— When the feisty little girl with the curly red hair fills her lungs to belt out the tune about the sun coming out tomorrow, the tingle one experiences starts at the bottom of the spine and wends its way inexorably toward the tear ducts. How did she know, the audience wonders, that at this particular moment in time, these were the lyrics people in the Northeast most needed to hear?

Annie,” the 1977 musical based on the 1920s “Little Orphan Annie” comic strip, returns to Broadway as if shipped to the Palace Theatre by a morale-boosting arm of FEMA. Infused with zip and charm by its sensational Annie, Noo-Yawk-tawkin’ Lilla Crawford, the show, slickly staged by James Lapine, tells you that any city or nation keeping faith with the future will rise again, come hell or high water.

The water was still being pumped out of the Brooklyn Battery Tunnel and scores of households remained stunned and displaced as “Annie” marked its official opening Thursday night, a full week and a half after Hurricane Sandy swallowed up barrier beaches and shredded the Northeast coast. That the production features a cuddly dog sharing the name of the killer storm — here played by a terrier mix rescued from a shelter and christened, of all things, Sunny — heightens the belief that “Annie” has arrived as propitiously as any 12-layer slice of American resilience ever could.

Sometimes, events wholly out of the theater’s control muscle their way onto the stage and quite unexpectedly enrich our perspective. So it is with this handsome revival, infinitely superior to the previous Broadway incarnation, a woefully bedraggled 1997 staging with Nell Carter as orphanage monster Miss Hannigan that ran for only 239 performances. One suspects that this kid- and adult-pleasing version, enhanced by Anthony Warlow’s gruff and robustly sung Daddy Warbucks, will be ensconced at the Palace for far longer.

The gifted comic actress Katie Finneran, a Tony winner for her supporting performance in a 2010 revival of “Promises, Promises,” here slips into the frilly wardrobe of the noted child-despiser Miss Hannigan, a role originated legendarily on Broadway by Dorothy Loudon and portrayed in the lamer 1982 film version by Carol Burnett. With her sexy, neurotic energy, Finneran should be a great fit for a self-dramatizing villainess you never totally hate but have to love to watch go to pieces. Accelerating quickly into shrillness — even Miss Hannigan’s signature song, “Little Girls,” is pitched too high for her — Finneran doesn’t let the audience fully embrace her joyous malevolence. We never feel enlisted in her quest to rise from the ranks of the losers.

Lilla Crawford plays Annie in the production at the Palace Theater in New York. (Joan Marcus/Joan Marcus)

Thanks, though, to li’l Lilla and a superbly assembled cast of supporting orphans — Emily Rosenfeld, Georgi James, Taylor Richardson, Madi Rae DiPietro, Junah Jang and Tyrah Skye Odoms — the sentimental center of “Annie” holds, just fine. The musical’s songwriters, Charles Strouse and Martin Charnin, and book writer, Thomas Meehan, front-load their show with numbers sure to beat back even the sternest resistance: Annie’s lilting ballad “Maybe”; the gleefully syncopated orphan anthem “It’s the Hard-Knock Life”; and, of course, the song that launched a thousand stage mothers, “Tomorrow.”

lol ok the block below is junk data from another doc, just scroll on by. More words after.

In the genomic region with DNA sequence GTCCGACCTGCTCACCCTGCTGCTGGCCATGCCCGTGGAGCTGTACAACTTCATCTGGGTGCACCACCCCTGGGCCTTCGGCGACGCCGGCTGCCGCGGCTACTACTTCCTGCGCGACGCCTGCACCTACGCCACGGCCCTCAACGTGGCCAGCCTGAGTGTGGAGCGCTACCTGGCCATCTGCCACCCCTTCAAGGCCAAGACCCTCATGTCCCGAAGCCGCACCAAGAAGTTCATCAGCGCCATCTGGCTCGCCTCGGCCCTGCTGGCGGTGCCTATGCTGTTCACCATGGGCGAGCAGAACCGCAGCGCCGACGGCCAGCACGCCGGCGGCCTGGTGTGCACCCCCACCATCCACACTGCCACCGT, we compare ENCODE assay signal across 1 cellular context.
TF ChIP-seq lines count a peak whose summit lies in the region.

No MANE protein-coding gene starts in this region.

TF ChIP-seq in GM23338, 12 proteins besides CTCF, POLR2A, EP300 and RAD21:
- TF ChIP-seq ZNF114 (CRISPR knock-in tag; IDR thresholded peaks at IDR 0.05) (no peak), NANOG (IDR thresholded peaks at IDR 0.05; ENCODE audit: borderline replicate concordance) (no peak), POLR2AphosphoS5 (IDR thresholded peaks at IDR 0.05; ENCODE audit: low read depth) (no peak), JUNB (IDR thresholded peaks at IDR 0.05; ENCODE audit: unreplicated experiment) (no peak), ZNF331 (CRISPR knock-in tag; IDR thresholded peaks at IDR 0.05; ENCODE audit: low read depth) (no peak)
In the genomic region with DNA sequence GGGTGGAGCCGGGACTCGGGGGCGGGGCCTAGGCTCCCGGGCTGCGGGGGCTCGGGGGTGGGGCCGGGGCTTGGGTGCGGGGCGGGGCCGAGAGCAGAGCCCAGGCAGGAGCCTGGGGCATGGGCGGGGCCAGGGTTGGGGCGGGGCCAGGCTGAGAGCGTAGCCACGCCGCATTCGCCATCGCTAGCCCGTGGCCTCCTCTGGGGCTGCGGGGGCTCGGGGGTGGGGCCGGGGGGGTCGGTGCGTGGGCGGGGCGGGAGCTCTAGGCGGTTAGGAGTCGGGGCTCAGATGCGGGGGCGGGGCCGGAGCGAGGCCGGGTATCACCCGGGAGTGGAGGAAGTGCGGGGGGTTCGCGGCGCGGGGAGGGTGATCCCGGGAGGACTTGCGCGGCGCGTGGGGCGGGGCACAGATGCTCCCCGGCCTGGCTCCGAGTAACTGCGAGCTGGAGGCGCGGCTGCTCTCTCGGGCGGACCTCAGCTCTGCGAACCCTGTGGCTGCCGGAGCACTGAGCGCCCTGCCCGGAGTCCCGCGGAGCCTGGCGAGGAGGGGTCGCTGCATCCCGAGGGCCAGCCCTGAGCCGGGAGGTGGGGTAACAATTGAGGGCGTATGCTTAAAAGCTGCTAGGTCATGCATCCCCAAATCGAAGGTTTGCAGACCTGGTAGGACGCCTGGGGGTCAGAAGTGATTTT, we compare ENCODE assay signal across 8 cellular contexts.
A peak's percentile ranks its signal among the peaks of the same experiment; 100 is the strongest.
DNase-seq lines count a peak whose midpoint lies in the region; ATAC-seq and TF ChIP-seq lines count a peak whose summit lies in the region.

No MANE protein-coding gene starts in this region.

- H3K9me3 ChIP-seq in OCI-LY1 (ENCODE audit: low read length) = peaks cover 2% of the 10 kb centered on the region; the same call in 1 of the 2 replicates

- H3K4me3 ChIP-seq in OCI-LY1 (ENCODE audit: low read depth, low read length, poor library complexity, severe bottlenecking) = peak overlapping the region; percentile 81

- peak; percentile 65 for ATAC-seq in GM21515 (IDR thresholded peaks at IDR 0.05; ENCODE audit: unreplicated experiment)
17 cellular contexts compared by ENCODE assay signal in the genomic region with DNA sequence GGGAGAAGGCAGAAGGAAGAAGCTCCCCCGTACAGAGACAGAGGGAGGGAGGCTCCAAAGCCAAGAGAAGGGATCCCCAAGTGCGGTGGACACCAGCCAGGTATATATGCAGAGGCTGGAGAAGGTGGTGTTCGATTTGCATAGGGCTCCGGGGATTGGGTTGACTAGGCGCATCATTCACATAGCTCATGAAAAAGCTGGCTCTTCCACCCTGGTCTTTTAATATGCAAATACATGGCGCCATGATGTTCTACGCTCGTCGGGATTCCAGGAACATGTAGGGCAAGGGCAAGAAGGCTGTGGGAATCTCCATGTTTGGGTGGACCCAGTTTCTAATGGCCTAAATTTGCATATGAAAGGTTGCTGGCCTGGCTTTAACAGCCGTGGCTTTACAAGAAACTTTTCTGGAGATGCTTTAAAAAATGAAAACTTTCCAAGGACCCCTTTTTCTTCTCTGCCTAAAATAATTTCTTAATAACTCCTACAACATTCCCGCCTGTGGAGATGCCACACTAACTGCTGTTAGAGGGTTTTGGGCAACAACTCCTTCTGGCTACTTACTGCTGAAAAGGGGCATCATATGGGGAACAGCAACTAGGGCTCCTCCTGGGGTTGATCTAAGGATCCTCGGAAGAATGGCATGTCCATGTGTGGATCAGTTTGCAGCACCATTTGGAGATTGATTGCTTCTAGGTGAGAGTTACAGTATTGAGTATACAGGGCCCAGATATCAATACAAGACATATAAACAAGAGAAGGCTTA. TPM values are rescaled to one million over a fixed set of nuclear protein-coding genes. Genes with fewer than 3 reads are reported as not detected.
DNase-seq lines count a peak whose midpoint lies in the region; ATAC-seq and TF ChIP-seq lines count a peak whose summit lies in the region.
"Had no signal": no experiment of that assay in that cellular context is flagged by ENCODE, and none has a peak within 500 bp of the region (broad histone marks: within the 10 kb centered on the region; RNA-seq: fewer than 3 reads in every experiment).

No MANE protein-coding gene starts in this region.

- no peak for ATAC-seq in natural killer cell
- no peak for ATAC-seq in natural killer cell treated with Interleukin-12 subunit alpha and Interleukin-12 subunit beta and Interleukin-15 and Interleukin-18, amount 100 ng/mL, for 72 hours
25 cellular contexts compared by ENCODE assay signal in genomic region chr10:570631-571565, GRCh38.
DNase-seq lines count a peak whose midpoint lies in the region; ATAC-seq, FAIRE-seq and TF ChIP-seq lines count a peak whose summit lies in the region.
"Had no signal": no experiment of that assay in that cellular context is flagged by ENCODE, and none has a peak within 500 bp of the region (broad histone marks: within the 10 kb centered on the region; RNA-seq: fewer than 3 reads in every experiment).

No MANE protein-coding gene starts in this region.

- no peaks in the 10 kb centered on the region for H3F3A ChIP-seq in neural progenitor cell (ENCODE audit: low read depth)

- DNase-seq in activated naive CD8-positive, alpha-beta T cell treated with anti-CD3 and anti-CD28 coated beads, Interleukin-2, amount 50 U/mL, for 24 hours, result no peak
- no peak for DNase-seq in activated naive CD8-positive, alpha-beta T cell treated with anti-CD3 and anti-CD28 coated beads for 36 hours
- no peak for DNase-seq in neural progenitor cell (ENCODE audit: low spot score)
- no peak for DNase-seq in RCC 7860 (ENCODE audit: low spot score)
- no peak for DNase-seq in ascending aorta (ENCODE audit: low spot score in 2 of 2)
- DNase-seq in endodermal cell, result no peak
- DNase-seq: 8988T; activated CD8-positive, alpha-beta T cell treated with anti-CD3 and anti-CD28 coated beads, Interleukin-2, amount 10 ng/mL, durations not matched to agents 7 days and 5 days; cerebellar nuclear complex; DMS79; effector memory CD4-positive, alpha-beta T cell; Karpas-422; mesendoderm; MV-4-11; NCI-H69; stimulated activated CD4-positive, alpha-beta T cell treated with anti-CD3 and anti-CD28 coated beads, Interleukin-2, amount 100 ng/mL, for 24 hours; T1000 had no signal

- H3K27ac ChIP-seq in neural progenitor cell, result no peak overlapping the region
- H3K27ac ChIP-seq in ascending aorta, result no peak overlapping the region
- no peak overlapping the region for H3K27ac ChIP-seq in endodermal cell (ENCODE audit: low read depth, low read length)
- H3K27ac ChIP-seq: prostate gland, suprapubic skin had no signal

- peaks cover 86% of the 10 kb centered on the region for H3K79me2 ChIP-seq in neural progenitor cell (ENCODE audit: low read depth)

Coaxed by Lapine, who collaborated with Stephen Sondheim on “Into the Woods” and “Sunday in the Park With George,” among others, Crawford exudes the beguiling clarity of a kid unbowed by the hard-knock life. Her Annie is as egalitarian as we’d like to believe our country, at its best, might be. So lumps tend to rise in one’s throat as she mingles with the low as well as the mighty, whether in the tent camps of those made homeless by the Depression or in the Oval Office, where her optimism inspires FDR (Merwin Foard) to dream up the New Deal.

Matching Crawford vowel for lazy New York vowel, the Australian Warlow proves to be an ideal Warbucks, the warmth of the performance rising scene by scene. David Korins’s sets are both economical and inventive, especially the storybook rendering of the Warbucks manse. Although Andy Blankenbuehler’s dances are stingy with the tapping, Todd Ellison’s crisp music direction confers a robustness on Michael Starobin’s orchestrations.

Like much of this “Annie,” its Sandy upholds the show’s adorable standards. And its abundant bonhomie bolsters the conviction that Sunny should be coming out for many a tomorrow.


music by Charles Strouse, lyrics by Martin Charnin, book by Thomas Meehan. Directed by James Lapine. Choreography, Andy Blankenbuehler; sets, David Korins; costumes, Susan Hilferty; lighting, Donald Holder; sound, Brian Ronan. With Brynn O’Malley, Clarke Thorell, J. Elaine Marcos. About 2½ hours. At Palace Theatre, 1564 Broadway, New York. Visit www.anniethemusical.com or call 877-250-2929.